Phoenix Preserve kick-off event raises awareness for DeSoto Building in downtown

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The DeSoto Building on Central and Roosevelt streets is now being leased. The non-profit Preserve Phoenix had its kick-off event in the building and is working to bring awareness to the building. (Alexis Macklin/DD)
The DeSoto Building on Central and Roosevelt streets is now being leased. The non-profit Preserve Phoenix had its kick-off event in the building and is working to bring awareness to the building. (Alexis Macklin/DD)

Last Friday marked the beginning of a new chapter for the historic DeSoto Building at Central and Roosevelt streets.

The 85-year-old building served as the backdrop for Preserve Phoenix‘s kick-off event. The organization was officially started in May of this year, with the mission to preserve and renovate historically significant buildings around Phoenix.

Classic photographs donned the brick walls of the more than 11,000 square foot building, showing the history and various uses of the property since it was built in 1928.

While they do not contribute financially to projects, the goal of Preserve Phoenix is to raise awareness about certain buildings, like the DeSoto Building, that are historic in age and value.

“Our organization is a way to help tenants see the importance of buying this building,” said Boucek.

The DeSoto Building will be the second renovation project for the non-profit. The Preserve Phoenix Director, Jennifer Boucek, said the spotlight is on Motley Design Group and DeSoto Building owner, Ken Cook, for the hard work they are putting into the building in order to save and lease it.

“This event was a great opportunity for people to see the DeSoto Building in its original form before we fix it up,” said Boucek. “We want people to be able to see the bones of the building.”

Cook, owner of Select Credit and Leasing LLC based out of Spokane, Wash., bought the then run-down building in January of 2012.

“I have a passion for these old buildings,” Cook said. “If you put the right team together, it can be very good for the community.”

When Cook bought the building, he said it was in dire need of some repairs. In 2008 the tower of the southwest corner collapsed, and the hole it created was filled in with a flat roof. Interior plaster work was almost completely destroyed along with portions of the exterior masonry walls of the building.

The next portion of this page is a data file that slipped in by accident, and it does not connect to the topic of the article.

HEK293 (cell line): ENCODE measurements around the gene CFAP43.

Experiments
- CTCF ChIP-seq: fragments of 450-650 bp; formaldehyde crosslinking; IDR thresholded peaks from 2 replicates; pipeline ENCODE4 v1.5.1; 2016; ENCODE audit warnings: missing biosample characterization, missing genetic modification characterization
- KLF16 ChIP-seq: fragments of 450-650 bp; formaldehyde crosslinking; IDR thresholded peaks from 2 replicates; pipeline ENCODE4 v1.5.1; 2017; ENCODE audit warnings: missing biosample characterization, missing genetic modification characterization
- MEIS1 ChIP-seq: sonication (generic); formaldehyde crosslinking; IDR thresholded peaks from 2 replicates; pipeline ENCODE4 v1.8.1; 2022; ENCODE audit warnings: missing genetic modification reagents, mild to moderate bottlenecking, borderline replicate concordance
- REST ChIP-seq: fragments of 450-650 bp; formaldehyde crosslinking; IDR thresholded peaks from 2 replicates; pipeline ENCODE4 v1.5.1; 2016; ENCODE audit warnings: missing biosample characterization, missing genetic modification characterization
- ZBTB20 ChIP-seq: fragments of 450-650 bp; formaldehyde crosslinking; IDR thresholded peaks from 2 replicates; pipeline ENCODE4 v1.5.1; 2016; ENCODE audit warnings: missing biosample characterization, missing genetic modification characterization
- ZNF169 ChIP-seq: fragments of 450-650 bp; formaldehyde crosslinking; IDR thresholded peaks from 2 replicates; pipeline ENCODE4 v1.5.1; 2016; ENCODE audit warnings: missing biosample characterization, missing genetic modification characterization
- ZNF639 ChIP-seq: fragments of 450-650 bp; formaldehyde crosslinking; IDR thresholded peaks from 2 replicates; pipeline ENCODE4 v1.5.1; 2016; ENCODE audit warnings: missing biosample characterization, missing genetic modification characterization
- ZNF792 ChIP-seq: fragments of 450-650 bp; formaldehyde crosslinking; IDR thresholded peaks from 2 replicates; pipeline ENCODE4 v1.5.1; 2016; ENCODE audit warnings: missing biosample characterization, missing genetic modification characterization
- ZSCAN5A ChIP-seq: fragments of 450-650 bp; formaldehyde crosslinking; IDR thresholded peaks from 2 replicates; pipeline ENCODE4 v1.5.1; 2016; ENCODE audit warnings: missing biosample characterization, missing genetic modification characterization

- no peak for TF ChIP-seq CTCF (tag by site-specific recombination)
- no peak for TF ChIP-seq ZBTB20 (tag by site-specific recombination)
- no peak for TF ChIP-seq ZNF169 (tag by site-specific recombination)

Cook hired Motley Design Group to help put the pieces back together. Motley Design’s experience in rehabilitation and historic building projects spans from reworking the Maricopa County Courts Lobby to the Heritage Square restoration in downtown Phoenix.

“It’s a very rare building that should be preserved,” said Robert Graham, principal architect and co-founder of Motley Design Group. “There were DeSoto automobiles sold right where we’re standing. The historical significance is fascinating.”

With up to 11,000 square feet of available space for rent, the building is now being leased for occupancy. Some renovations have already began on the building, but both Cook and Preserve Phoenix are waiting to tailor specific renovations toward a future tenant. There are certain historic features they will be keeping, like the 16-foot truss. However, they are willing to install a mezzanine within the large shop area if the tenant prefers. The north wall of the building is not considered to be historically significant, so new door and window openings may be added.

Part of the building was a showroom and featured fine finishes such as a dark stained wood trim, two-tone concrete flooring and two-tone pink and blue textured plaster walls. While it will be made of modern materials, the exterior will essentially resemble the original appearance of the building.

The DeSoto Building was built in 1928 to house the DeSoto car dealership. DeSoto automobiles were sold in the building from 1929 through the mid-1950s. DeSoto was a car brand manufactured by Chrysler and was discontinued in the 1960s. It first went on the market in 1928 as a medium-priced car to compete with Dodge.

After the car dealership closed, the building housed different stores, most recently an antique shop.

Contact the reporter at mnromero@asu.edu

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